Location: Bio-oils ResearchTitle: Thermal behavior of polyformates of milkweed and soybean oils
|Harry O Kuru, Rogers|
|Xu, Jingyuan - James|
Submitted to: Journal of Applied Polymer Science
Publication Type: Peer Reviewed Journal
Publication Acceptance Date: 7/11/2019
Publication Date: 8/5/2019
Citation: Harry-O'Kuru, R.E., Biresaw, G., Xu, J. 2019. Thermal behavior of polyformates of milkweed and soybean oils. Journal of Applied Polymer Science. 136(48):48225. https://doi.org/10.1002/app.48225.
Interpretive Summary: Chemistry is perfused with serendipity and the effort to solve a seeming challenge leads to opportunity. In the process of trying to clean up a new material, another new unexpected product was generated. This communication is an effort to understand and explain what happened so the process could be reproduced consciously and deliberately. This process modifies vegetable oils to produce new environmentally friendly products.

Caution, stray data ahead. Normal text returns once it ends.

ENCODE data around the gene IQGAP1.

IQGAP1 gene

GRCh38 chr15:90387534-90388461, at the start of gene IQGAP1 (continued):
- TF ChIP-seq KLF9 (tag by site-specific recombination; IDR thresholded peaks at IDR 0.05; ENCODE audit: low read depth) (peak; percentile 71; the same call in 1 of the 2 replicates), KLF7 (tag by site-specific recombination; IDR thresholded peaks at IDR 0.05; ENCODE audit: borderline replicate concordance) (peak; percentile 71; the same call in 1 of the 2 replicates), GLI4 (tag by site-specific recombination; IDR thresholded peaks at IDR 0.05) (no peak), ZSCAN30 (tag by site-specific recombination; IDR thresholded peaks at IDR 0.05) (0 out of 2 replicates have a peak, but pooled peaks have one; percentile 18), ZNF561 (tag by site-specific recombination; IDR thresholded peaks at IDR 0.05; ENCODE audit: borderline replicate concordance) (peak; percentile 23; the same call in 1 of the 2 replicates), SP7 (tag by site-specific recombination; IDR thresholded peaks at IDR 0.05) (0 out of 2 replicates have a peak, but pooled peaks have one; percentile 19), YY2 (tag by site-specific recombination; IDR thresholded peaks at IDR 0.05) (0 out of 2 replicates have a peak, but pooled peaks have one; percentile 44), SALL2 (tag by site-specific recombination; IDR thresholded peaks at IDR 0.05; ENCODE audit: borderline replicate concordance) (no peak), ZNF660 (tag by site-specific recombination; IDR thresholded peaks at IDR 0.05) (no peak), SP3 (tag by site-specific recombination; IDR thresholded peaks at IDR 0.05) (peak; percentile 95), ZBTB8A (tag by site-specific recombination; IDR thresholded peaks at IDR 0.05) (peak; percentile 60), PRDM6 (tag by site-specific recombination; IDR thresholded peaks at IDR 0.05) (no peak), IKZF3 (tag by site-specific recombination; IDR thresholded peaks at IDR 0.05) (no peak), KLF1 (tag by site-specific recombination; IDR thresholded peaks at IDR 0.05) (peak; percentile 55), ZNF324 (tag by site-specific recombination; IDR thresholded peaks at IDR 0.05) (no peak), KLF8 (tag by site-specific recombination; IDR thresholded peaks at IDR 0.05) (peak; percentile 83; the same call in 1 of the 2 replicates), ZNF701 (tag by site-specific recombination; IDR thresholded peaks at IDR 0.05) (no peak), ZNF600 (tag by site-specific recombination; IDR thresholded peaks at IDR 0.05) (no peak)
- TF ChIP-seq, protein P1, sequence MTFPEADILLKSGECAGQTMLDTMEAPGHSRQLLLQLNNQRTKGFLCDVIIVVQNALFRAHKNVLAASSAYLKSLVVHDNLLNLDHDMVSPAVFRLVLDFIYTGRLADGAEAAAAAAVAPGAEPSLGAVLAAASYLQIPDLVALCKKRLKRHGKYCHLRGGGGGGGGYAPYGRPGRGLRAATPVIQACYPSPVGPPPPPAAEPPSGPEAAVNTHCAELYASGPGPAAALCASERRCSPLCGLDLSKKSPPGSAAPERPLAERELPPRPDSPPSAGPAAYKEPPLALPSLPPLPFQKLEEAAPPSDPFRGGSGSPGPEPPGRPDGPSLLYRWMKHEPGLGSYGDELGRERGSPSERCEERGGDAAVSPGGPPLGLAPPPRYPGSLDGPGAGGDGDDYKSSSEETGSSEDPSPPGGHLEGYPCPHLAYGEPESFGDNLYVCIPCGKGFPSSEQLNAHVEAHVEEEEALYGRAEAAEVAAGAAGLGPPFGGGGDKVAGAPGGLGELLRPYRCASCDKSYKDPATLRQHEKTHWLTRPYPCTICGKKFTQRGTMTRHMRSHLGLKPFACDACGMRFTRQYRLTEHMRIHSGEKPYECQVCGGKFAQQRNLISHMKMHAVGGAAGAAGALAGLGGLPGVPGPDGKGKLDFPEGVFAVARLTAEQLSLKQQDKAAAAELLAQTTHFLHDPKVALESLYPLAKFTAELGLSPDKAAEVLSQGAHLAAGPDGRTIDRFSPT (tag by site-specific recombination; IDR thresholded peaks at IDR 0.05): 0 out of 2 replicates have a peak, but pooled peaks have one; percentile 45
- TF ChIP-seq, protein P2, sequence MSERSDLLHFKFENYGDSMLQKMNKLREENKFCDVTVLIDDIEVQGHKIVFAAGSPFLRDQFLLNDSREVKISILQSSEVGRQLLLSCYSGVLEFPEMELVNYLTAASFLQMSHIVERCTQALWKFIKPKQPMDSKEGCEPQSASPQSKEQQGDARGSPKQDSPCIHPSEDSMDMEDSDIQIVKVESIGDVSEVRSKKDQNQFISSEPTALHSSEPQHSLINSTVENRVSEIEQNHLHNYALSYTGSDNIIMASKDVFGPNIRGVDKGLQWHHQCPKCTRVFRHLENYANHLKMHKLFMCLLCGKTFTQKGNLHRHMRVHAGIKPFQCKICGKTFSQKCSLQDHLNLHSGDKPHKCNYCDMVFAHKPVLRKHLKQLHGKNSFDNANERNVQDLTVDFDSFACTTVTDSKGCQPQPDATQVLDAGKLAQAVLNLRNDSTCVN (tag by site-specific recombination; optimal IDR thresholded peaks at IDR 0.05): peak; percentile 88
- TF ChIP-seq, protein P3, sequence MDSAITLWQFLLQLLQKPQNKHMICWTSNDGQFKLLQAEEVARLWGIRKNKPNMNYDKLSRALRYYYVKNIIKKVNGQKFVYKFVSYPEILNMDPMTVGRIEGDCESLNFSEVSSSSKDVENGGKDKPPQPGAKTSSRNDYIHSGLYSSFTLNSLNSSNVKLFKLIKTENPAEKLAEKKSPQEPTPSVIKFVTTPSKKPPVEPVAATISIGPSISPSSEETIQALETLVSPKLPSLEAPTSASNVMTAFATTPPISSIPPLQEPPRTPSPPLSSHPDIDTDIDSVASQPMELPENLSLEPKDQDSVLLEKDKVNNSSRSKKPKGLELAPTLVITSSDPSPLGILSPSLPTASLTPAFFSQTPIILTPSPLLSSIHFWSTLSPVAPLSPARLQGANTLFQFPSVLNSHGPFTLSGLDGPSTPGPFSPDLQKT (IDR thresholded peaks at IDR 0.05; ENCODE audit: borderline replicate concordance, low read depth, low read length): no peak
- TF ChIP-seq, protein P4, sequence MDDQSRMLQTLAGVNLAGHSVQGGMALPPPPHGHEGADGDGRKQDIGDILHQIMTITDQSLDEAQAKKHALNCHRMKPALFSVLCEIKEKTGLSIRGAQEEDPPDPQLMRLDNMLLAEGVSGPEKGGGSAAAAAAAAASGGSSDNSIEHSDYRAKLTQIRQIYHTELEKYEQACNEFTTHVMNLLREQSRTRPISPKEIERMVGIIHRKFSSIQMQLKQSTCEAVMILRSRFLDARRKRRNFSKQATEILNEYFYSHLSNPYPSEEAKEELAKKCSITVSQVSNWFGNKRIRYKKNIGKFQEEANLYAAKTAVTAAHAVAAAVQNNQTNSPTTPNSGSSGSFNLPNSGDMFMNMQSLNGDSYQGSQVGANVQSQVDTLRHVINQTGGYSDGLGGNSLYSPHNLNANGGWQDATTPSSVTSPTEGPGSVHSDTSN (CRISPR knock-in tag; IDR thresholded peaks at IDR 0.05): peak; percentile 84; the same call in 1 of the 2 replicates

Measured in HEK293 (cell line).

Technical Abstract: Reprocessing neat vicinal polyformate esters of milkweed and soybean triglycerides in a silica-drying column with mild heating resulted in a light reddish-orange gel formation of the column eluate on cooling. Analysis of gel by 1H- and 13C-NMR showed characteristics of possible elimination, which include olefinic/aromatic moieties and formic acid. Rearrangement of triglyceride skeleton leads to crosslinking. FTIR spectrum of the gel suggested formation of olefinic species. Trial runs to reproduce the column results by heating aliquots of the neat vicinal polyformate under N2 with and without silica gel generated a gas that discharged basic phenolphthalein solution. Further heating gave a tacky off-white polymer that was chloroform insoluble. In contrast, the vicinal polyacetate derivatives of milkweed and soybean oils were stable under similar reaction conditions. From the rheological similarity of their power-law exponents, 0.63 and 0.70, respectively, MWF gel and SoyF gel can have similar behavior during processing.